Cranberry and Jalapeño Chutney

Cranberry and Jalapeño Chutney

Chutneys make a delicious condiment to any cuisine.  This cranberry and jalapeño chutney can be a healthy and tasty addition to your Thanksgiving meal.  This sweet, sour, and spicy cranberry and jalepeño chutney can be used as a healthy spread on your sandwiches or as a side to give a spicy kick to your dishes.

Ingredients for cranberry and jalapeño chutney:

1 cups cranberry, fresh

1 medium jalapeno

½ teaspoon pink Himalayan salt

½ of a lemon, squeezed for juice

1 teaspoon cumin seeds


First, Wash cranberries and jalapeños and then rinse them off.

Then combine the cranberries, jalapeños, Himalayan salt, lemon juice, and cumin seed into a blender or food processor until the mixture until it is a paste or liquid,

Lastly, serve in any way you prefer and enjoy!

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NutriPledge Food Rating and Therapeutic Health Benefits; cranberry and jalapeño chutney: 

  • Low in calories and carbohydrates 
  • A healthy balance of sodium and contains zero fat 
  • No added sugars 
  • No artificial flavor, color or food additives 

Cranberries are most known for their high nutrient and antioxidant content. Research has shown that cranberries can help prevent UTIs, reduce the risk of cardiovascular disease, and slow cancer progression. Overall, Cranberries are high in B vitamins, vitamin C, a powerful antioxidant, and vitamin E, which help support immune health. The other half of this recipe contains jalapenos, a high vitamin A, C, and antioxidant content. Research has also shown, jalapeños are used for for pain relief, controlling blood sugar, and weight loss.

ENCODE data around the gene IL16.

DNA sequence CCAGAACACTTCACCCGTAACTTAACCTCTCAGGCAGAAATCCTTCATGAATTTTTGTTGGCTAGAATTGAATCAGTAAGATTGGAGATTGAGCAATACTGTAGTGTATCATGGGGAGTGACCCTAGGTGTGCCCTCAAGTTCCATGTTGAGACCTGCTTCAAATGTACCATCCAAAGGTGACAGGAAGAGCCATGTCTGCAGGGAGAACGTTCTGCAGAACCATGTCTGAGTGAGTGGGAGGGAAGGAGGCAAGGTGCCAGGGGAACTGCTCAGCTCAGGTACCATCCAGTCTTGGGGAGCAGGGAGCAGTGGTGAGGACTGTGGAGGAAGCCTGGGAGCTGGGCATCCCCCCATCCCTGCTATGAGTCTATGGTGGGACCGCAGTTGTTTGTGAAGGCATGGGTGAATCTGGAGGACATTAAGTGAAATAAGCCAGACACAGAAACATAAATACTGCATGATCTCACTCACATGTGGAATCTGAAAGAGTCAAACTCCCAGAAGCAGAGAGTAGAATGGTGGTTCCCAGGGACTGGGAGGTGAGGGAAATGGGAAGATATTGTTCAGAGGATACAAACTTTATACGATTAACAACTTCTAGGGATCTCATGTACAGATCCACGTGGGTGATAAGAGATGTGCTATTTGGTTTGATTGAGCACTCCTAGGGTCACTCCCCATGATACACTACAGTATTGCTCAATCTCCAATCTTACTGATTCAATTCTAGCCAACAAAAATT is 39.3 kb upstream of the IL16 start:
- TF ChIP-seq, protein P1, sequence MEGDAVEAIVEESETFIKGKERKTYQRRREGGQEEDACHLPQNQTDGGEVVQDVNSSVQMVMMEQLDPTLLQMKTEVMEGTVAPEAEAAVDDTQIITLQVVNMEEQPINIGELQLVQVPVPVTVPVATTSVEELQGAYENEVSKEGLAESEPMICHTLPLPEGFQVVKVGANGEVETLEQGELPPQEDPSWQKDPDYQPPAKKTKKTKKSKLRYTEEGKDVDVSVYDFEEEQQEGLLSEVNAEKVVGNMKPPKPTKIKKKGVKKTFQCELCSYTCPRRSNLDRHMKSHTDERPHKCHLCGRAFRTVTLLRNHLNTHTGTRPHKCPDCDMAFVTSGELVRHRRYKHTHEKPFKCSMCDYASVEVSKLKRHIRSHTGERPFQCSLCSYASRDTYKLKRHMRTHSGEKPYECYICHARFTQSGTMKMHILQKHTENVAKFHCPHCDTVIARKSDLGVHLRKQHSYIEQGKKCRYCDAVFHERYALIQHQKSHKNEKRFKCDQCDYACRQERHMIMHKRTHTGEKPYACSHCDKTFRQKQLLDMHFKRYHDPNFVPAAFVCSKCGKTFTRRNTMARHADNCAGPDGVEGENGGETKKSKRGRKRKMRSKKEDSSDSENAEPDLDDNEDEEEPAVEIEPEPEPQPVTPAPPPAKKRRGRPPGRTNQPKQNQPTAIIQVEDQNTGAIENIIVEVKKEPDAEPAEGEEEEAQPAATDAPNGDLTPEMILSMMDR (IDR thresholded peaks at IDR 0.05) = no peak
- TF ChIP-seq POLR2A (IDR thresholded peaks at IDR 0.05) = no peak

However, this recipe is rated as a red dot in our food rating system (Food Coach). This is due to the chutney being low in fiber per serving.  As a condiment, this is not unusual. Keep in mind, it is essential to include other sources of fiber from fruits, vegetables, and whole grains in your diet for your overall health and wellness. Fiber plays an important role in keeping your bowel movement regular, promoting gut health, weight management, and controlling blood sugars.  Our Food Coach recommends getting about 1.4 g of fiber per 100-125 calories of food, and dietary guidelines for Americans recommend 14 grams of fiber per 1000 calories consumed on a generally healthy diet. 

Dietitian Nutritionist Note and Recommendations

Native Americans have used cranberries to treat urinary tract infections and other illnesses for centuries. Modern research has also revealed the fact that that drinking cranberry juice may help prevent urinary tract infections. It is important to note that fresh cranberries would have the highest number of antioxidants compared to processed versions like juice, cocktails, and sauce and it may also have added sugars or sweeteners.

Similarly, jalapeños are a healthy way to spice up your food but are best when eaten only in a small amount due to the intense heat produced by the capsaicin substance in chilies. 

Overall, this chutney is a delicious, healthy way to spice up your food when consumed in small quantities.

Disclaimer: Please note that this page is not medical advice. This can be only used as general guidance to a healthy and balanced diet for your health and wellness. This food does not ensure an adequate or inadequate and safe level of intake for a single person. Please consult your health care provider before following any diet plan to ensure your personal medical and nutritional needs. Thank you! 

Credits and attribution:   

This recipe was created by Shraddha Chaubey. Blog content was written by Joseph Oliva and Mackenzie Merriman, Dietetic Student Interns. The content was reviewed by Shraddha Chaubey, MS, RDN, CDN/LDN.